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Thursday, October 28, 2021
Former Secretary of State Hillary Clinton (clockwise from left), Texas Senator Ted Cruz, Vermont Senator Bernie Sanders and business mogul Donald Trump were frontrunners in the Iowa caucuses Monday. 

Former Secretary of State Hillary Clinton (clockwise from left), Texas Senator Ted Cruz, Vermont Senator Bernie Sanders and business mogul Donald Trump were frontrunners in the Iowa caucuses Monday. 

Game on: Cruz, Clinton win Iowa Caucuses

U.S. Sen. Ted Cruz, R-Texas, triumphed in the Iowa Caucus Monday, while on the Democratic side, former Secretary of State Hillary Clinton narrowly beat Vermont Senator Bernie Sanders in a race where votes were still being tallied well after midnight.

Cruz upsets Trump; Rubio third

Cruz defied polls, winning support from 28 percent of Iowa Republicans to beat business mogul Donald Trump by four percentage points, while Florida Sen. Marco Rubio exceeded expectations with a close third place finish.

Tea Party favorite Cruz is widely reviled by colleagues in the U.S. Senate for self-promotional stunts like leading the 2013 government shutdown. Trump chafes against establishment orthodoxy as well, trumpeting calls to end free trade and exclude minorities from entering the country. Combined, they accounted for over half of the votes cast in the fractured Republican field, representing an utter rejection of the restrained conservatism championed by every Republican nominee since Barry Goldwater in 1964.

“The grassroots has turned on the establishment,” UW-Madison political science professor Barry Burden said. “It has a Tea Party wing that emerged right at the end of the Bush years and it is pushing in a different direction than the establishment. The party is really divided on immigration, trade and tax issues. It’s a battle.”

Opposing the populists is a fractured set of politicians, including former Florida Gov. Jeb Bush and Ohio Gov. John Kasich. According to Burden, to mount a credible campaign against the populists, they will need to consolidate behind one candidate.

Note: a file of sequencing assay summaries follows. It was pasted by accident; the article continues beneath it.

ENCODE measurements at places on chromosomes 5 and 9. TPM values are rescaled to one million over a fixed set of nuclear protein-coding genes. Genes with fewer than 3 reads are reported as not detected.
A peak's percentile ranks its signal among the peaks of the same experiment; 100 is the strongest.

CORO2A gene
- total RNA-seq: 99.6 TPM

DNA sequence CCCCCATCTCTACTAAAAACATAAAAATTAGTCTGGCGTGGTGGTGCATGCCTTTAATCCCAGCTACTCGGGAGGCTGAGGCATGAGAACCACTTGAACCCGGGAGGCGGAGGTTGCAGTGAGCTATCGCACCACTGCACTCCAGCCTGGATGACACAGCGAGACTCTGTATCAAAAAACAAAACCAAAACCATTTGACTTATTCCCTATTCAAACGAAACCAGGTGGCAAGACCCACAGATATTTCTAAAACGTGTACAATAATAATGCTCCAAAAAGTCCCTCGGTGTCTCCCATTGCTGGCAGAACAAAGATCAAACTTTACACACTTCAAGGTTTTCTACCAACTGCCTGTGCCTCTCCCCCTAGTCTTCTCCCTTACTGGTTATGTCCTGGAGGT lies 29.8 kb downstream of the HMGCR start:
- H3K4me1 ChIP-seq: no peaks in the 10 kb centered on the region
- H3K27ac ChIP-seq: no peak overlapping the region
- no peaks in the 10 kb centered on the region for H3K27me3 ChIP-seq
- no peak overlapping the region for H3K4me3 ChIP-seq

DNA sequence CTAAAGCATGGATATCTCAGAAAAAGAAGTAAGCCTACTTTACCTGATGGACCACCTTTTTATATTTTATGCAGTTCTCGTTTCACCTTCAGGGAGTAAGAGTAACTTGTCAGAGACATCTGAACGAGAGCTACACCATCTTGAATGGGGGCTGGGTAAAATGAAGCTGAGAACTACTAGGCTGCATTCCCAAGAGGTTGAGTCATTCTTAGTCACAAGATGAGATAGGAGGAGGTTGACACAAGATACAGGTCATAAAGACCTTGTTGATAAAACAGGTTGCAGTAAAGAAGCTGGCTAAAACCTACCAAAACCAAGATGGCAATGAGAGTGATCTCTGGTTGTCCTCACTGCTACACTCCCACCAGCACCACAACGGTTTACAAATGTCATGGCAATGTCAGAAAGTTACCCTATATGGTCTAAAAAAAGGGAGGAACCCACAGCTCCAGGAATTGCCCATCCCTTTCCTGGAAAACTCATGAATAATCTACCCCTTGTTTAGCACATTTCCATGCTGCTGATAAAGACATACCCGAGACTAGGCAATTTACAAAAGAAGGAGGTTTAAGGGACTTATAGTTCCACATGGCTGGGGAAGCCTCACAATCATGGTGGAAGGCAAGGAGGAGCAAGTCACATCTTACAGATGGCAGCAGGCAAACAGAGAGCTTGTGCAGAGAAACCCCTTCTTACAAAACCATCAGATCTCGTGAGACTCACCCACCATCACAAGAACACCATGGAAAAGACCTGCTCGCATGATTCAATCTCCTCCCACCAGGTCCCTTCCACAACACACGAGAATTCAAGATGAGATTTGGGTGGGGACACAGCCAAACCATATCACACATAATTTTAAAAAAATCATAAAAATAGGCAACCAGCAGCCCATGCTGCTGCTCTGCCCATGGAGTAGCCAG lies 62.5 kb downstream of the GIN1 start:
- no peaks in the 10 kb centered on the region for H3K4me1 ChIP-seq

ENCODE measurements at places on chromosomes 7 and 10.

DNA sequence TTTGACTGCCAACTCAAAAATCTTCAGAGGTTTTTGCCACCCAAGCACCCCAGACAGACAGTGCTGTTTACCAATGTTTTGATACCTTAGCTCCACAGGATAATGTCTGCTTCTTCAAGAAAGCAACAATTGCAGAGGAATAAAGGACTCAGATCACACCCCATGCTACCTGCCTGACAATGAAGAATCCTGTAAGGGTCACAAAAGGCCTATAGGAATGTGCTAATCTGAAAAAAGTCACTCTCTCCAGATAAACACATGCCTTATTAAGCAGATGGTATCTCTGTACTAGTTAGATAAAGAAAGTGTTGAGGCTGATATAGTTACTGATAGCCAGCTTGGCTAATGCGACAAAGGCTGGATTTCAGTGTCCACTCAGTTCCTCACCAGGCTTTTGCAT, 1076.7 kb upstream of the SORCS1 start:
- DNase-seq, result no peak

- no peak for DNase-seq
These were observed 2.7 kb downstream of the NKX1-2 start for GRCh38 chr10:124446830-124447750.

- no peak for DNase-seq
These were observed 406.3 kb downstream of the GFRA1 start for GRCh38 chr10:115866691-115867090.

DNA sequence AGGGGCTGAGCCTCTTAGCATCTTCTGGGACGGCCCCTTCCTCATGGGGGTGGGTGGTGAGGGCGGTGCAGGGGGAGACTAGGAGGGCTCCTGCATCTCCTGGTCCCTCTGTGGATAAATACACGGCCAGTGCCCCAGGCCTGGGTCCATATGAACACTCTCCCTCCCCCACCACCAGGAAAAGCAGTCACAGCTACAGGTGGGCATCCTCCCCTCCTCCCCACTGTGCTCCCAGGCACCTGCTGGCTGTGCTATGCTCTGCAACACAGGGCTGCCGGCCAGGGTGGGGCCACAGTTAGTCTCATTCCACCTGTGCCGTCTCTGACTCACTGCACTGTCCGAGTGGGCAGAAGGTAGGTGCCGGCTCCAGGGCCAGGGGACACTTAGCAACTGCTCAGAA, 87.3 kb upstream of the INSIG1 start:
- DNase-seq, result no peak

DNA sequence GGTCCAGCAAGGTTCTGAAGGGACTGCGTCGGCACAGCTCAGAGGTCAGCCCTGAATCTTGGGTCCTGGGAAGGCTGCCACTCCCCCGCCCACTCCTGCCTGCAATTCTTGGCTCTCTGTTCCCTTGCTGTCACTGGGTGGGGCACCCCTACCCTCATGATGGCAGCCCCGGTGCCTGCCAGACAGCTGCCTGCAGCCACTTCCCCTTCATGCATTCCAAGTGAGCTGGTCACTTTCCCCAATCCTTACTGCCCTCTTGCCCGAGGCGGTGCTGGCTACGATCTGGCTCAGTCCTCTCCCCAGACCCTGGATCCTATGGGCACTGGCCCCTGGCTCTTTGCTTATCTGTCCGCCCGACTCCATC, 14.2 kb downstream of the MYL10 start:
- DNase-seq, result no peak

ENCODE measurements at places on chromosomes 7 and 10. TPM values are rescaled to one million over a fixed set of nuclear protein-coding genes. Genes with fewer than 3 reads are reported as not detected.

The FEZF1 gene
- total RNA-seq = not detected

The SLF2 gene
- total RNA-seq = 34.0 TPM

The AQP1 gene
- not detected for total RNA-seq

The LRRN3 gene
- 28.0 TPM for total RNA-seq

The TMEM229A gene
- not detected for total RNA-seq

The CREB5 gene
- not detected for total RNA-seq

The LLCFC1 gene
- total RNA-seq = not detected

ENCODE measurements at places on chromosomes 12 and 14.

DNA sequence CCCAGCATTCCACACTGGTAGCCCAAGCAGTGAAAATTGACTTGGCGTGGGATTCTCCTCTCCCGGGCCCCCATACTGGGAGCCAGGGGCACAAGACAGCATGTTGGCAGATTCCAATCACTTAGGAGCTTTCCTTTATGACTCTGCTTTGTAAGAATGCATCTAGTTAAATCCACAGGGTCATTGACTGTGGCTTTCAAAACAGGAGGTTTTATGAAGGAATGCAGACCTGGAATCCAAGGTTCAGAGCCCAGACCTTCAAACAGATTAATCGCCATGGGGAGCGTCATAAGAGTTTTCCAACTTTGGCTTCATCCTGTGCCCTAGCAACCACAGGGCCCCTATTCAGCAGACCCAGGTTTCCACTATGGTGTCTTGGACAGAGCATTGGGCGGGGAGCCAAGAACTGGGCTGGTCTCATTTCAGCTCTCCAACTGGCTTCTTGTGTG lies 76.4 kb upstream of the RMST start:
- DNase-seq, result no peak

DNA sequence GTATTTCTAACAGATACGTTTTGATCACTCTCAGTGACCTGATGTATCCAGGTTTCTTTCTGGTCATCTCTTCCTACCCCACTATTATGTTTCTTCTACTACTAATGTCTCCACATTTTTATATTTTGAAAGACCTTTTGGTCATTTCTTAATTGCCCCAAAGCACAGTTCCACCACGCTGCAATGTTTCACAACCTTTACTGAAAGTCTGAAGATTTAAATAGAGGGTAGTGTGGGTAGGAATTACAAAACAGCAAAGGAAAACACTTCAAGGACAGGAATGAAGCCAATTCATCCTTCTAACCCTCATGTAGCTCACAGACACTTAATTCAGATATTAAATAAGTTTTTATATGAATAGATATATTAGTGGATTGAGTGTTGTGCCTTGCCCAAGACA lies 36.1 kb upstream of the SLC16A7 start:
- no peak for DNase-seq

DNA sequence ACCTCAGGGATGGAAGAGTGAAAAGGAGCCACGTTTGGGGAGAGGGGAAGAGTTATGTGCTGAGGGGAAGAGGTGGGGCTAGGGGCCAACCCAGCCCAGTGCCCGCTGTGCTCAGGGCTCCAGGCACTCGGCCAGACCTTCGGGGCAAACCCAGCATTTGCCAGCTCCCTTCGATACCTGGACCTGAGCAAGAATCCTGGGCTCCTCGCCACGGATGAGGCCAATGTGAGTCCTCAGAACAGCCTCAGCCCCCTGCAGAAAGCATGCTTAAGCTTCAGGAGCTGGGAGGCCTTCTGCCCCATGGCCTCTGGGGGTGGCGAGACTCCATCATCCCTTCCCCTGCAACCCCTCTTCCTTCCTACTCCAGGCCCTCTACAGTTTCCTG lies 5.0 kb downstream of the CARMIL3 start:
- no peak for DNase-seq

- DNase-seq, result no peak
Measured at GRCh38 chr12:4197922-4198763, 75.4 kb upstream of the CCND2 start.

“They hope that one establishment candidate will emerge,” Burden said. “But that’s a really passive way to control the process.”

Rubio’s surprisingly strong third place finish may signal the emergence of a single establishment candidate. He greeted his third place finish with what could have been confused with a victory speech.

“For months they told us because we offer too much optimism in a time of anger, we had no chance,” Rubio beamed in his speech.

Although Iowa can set the tone for the primary season, it is not necessarily the path to the candidacy. The past two winners, Mike Huckabee and Rick Santorum, were unable to win beyond the evangelical-heavy state.

On a different Iowa stage Cruz ignored past Iowa winners’ difficulties. In a speech laced with references to God and barbs directed toward President Barack Obama, the victor of the Iowa caucuses basked in the decline of establishment conservatism.

“Tonight is a victory for the Grassroots,” Cruz said in his victory speech. “The presidency will not be chosen by the Washington establishment but will be chosen by the most powerful force in this great nation. By we the people.”

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Clinton narrowly wins 

Progressive long shot Sen. Bernie Sanders, I-Vt., sought to legitimize his shoestring campaign with a strong showing, while heavily favored former Secretary of State Hillary Clinton simply wanted to avoid the embarrassment of another defeat at the hands of a hopeful idealist, like the one she experienced in 2008. The Iowa Democratic Party announced early Tuesday that it was Clinton who narrowly triumphed but Sanders will be able to call the race a virtual tie, as the pair are likely to split the state's delegates.

Clinton entered the race with a staggering lead, but the crotchety Vermont socialist narrowed it in the final days, fueled in large part by college students in places like Story County, home of Iowa State University, where Sanders soundly beat Clinton with 58 percent of the vote. According to UW-Madison political science professor Barry Burden, Clinton’s message falls flat with young Democrats.

“She’s viewed, especially by younger voters in the Democratic Party, as representing the past rather than the future and just having a lot of history attached to her that’s not all positive,” Burden said.

Sander’s populist call for fully paid college tuition has also contributed to his surprising rise. Even if his campaign sputters out in states like South Carolina where Clinton is heavily favored, his ideas and energy will live on through Clinton’s campaign.

“He’s definitely pushing the party to take these issues seriously, sort of in the way that Howard Dean did more recently in 2004,” Burden said. “He really energized the party at a time when it was down and drew attention to health care and foreign policy and then John Kerry became the nominee and got to carry that energy and those issues. It is possible it could play out that way, where Sanders runs a good campaign and hands off the energy he’s created to Hillary Clinton.”

If Sanders has his way, Clinton will not be the one to reluctantly carry the progressive mantle: He will do it.

“It is just too late for establishment candidates and establishment economics,” Sanders croaked in a speech following the caucuses.

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